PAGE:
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CEO’S Corner June 2020

joe crutchfield
Joe Crutchfield, CEO of Investors Title

Has anyone else noticed the increased use of the asterisk? You know this symbol: *. 

Well, I only recently realized how often it’s used on Twitter and other social media to kind of “hide” curse words or make those words OK to use (which it doesn’t actually do because everyone who reads the word knows what it is). Maybe we’re so culturally desensitized by watching Netflix so much (where anything goes) I just saw it as normal. So, I suppose if you replace some vowels with * your language can be as foul (or f*ul) as you want. 

Anyway, I have been getting some questions lately on the issue of Psychologically Impacted Real Property. When something bad has happened at a property, such as a murder, suicide, or other crimes, some agents and sellers wonder if that is something that is required to be disclosed to a potential buyer — or if they’re incidents you simply place an asterisk on, so to speak.   

There is a Missouri law that speaks to this, titled “Chapter 442 Titles and Conveyance of Real Estate, Section 442.600.” This law, which has been around for many years now, provides that if a property has been the site of a “homicide or other felony, or of a suicide” there is no legal obligation to disclose that fact in the event of a sale or transfer of that property.

Likewise, there is no obligation to disclose that a previous occupant suffered from AIDS or another disease that would not be transmitted by occupying the property. 

The law states that these matters are not “material or substantial facts” and, as a result, there is no liability for non-disclosure. (Oddly enough, some states have laws that do just the opposite and require disclosure of these matters).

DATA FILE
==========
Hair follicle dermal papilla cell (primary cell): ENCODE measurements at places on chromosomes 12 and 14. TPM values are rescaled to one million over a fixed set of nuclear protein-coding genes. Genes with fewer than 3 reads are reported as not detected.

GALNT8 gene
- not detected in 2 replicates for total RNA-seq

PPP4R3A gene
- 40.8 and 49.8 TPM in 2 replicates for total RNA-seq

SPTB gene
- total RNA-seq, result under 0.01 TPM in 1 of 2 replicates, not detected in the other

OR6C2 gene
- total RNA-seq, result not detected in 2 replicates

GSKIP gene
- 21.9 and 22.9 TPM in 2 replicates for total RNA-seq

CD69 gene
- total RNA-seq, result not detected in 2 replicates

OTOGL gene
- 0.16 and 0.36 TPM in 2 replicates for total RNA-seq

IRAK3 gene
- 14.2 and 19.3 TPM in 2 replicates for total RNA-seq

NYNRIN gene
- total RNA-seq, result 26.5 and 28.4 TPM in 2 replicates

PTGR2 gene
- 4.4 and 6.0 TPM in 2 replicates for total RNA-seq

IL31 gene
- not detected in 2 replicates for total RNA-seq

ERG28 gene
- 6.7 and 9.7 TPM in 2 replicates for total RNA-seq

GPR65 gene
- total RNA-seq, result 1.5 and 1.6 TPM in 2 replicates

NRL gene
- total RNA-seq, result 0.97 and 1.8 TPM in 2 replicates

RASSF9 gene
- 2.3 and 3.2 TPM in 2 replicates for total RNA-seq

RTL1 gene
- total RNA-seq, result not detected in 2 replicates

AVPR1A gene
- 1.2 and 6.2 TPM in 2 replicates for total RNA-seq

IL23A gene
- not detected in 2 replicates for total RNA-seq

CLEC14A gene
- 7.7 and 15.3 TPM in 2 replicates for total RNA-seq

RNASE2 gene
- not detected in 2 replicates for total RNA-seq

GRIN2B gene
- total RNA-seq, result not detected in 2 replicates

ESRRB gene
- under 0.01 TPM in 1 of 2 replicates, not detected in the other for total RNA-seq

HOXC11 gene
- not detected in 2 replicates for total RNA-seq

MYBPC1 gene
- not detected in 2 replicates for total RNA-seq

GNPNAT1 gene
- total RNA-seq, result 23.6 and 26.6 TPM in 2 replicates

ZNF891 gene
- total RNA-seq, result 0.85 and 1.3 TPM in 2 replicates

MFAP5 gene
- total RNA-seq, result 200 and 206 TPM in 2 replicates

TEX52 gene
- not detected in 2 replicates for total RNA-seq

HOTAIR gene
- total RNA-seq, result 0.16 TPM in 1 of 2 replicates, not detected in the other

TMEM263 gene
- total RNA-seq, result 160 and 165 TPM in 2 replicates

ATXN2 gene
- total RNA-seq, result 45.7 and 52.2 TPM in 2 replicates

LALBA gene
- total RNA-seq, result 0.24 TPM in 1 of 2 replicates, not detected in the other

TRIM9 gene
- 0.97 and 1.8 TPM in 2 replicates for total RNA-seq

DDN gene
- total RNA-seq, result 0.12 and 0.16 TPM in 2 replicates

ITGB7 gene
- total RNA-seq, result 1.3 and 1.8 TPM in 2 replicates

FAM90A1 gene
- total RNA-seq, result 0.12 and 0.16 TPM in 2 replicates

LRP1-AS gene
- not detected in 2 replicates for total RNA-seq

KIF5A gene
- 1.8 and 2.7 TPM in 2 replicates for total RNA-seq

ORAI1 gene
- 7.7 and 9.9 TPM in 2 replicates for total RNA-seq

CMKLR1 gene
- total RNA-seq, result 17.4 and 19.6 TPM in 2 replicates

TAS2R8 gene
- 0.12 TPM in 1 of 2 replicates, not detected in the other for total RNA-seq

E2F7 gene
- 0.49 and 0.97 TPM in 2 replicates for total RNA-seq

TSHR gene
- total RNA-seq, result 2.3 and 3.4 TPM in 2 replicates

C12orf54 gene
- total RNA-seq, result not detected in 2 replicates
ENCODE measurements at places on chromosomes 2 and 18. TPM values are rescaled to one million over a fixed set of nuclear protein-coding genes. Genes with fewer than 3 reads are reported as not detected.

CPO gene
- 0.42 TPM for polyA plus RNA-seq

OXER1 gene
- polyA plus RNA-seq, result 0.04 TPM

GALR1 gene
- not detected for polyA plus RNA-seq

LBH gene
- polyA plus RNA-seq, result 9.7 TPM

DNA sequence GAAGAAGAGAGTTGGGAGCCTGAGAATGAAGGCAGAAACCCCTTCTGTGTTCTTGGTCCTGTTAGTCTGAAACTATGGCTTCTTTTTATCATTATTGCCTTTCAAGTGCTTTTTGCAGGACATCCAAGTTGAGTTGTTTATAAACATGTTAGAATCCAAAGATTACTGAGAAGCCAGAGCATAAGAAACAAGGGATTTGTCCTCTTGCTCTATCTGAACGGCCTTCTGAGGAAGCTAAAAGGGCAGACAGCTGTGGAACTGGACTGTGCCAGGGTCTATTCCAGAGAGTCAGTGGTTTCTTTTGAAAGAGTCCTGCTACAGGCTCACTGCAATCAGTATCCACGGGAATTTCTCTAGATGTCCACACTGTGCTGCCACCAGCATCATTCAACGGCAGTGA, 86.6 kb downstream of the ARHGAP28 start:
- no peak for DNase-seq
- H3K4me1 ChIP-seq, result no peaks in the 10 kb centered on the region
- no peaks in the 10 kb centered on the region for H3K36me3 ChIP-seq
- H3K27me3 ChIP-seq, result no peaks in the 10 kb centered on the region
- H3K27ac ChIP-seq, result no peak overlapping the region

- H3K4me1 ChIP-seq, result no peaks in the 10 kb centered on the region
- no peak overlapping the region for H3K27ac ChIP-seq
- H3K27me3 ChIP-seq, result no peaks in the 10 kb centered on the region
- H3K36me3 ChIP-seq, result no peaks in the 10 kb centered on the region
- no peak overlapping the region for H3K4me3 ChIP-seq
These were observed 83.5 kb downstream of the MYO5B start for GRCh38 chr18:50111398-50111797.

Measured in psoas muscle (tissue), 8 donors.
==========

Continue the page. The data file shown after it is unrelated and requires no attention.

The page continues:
The next question then is — notwithstanding the fact that the seller is not legally obligated to disclose these types of things — should they disclose anyway? My experience has been that people generally don’t like to keep information from buyers. They’re just not comfortable and besides, disclosure prevents a lot of bad outcomes in the world we live in today and transparency is expected from all of us.

And with regards to, say, a suicide or a murder that has occurred in a house, buyers always find out regardless. And when they do find out, what’s the first question they ask? “Well, if they didn’t tell us about that, what else didn’t they tell us?” 

In the end, when a property has these types of issues, I think it’s a decision each seller must make individually, and what the law says about Psychologically Impacted Real Property is a factor that they have to be informed of and take into account.  

Something noticeably absent from the Psychologically Impacted Real Property law is the issue of when a property is haunted. Maybe next time I should discuss that. I’ll consult with my psychic medium and do some research.  

I wish all of you a successful, fun and safe summer.  We appreciate you taking the time to read our newsletter and are grateful for your business.